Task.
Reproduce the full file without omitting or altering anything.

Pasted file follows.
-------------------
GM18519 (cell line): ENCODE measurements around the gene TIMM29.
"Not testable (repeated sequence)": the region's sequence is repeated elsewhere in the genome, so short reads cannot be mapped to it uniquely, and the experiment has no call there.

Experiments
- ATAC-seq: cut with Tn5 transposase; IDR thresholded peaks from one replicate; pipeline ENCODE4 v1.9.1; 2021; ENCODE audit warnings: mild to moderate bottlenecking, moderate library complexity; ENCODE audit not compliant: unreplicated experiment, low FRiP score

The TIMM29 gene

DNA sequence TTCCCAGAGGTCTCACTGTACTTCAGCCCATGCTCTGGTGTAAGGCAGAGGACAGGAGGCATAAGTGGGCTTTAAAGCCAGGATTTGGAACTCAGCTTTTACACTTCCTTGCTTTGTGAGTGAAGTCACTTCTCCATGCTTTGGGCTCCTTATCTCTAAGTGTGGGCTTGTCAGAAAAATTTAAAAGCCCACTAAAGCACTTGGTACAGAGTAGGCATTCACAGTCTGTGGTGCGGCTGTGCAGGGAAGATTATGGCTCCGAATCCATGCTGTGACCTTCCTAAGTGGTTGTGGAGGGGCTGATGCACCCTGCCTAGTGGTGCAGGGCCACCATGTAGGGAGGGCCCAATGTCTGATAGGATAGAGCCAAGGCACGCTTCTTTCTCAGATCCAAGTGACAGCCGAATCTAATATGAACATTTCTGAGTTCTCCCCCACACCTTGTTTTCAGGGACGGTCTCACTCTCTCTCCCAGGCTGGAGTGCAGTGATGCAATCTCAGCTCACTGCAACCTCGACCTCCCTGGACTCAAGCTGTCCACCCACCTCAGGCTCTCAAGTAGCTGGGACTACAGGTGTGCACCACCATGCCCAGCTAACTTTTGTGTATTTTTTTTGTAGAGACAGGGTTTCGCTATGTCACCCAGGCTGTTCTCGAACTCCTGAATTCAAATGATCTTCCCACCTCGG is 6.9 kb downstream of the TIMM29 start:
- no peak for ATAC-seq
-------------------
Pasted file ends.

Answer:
GM18519 (cell line): ENCODE measurements around the gene TIMM29.
"Not testable (repeated sequence)": the region's sequence is repeated elsewhere in the genome, so short reads cannot be mapped to it uniquely, and the experiment has no call there.

Experiments
- ATAC-seq: cut with Tn5 transposase; IDR thresholded peaks from one replicate; pipeline ENCODE4 v1.9.1; 2021; ENCODE audit warnings: mild to moderate bottlenecking, moderate library complexity; ENCODE audit not compliant: unreplicated experiment, low FRiP score

The TIMM29 gene

DNA sequence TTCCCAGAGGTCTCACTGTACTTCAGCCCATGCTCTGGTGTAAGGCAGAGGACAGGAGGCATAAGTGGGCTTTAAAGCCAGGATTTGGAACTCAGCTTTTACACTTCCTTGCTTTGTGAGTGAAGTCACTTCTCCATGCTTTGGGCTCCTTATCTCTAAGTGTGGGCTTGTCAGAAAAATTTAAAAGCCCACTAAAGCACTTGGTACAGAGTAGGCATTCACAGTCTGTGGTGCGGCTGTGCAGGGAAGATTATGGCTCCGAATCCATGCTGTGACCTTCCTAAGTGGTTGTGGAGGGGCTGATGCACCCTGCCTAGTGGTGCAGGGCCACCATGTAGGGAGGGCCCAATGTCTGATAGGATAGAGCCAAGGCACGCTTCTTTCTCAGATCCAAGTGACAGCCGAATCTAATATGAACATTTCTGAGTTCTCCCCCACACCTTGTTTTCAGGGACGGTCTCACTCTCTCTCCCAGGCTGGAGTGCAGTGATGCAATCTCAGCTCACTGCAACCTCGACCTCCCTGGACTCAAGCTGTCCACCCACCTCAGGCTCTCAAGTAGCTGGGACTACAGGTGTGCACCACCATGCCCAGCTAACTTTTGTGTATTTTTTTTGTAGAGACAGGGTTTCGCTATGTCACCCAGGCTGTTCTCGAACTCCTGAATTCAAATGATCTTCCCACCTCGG is 6.9 kb downstream of the TIMM29 start:
- no peak for ATAC-seq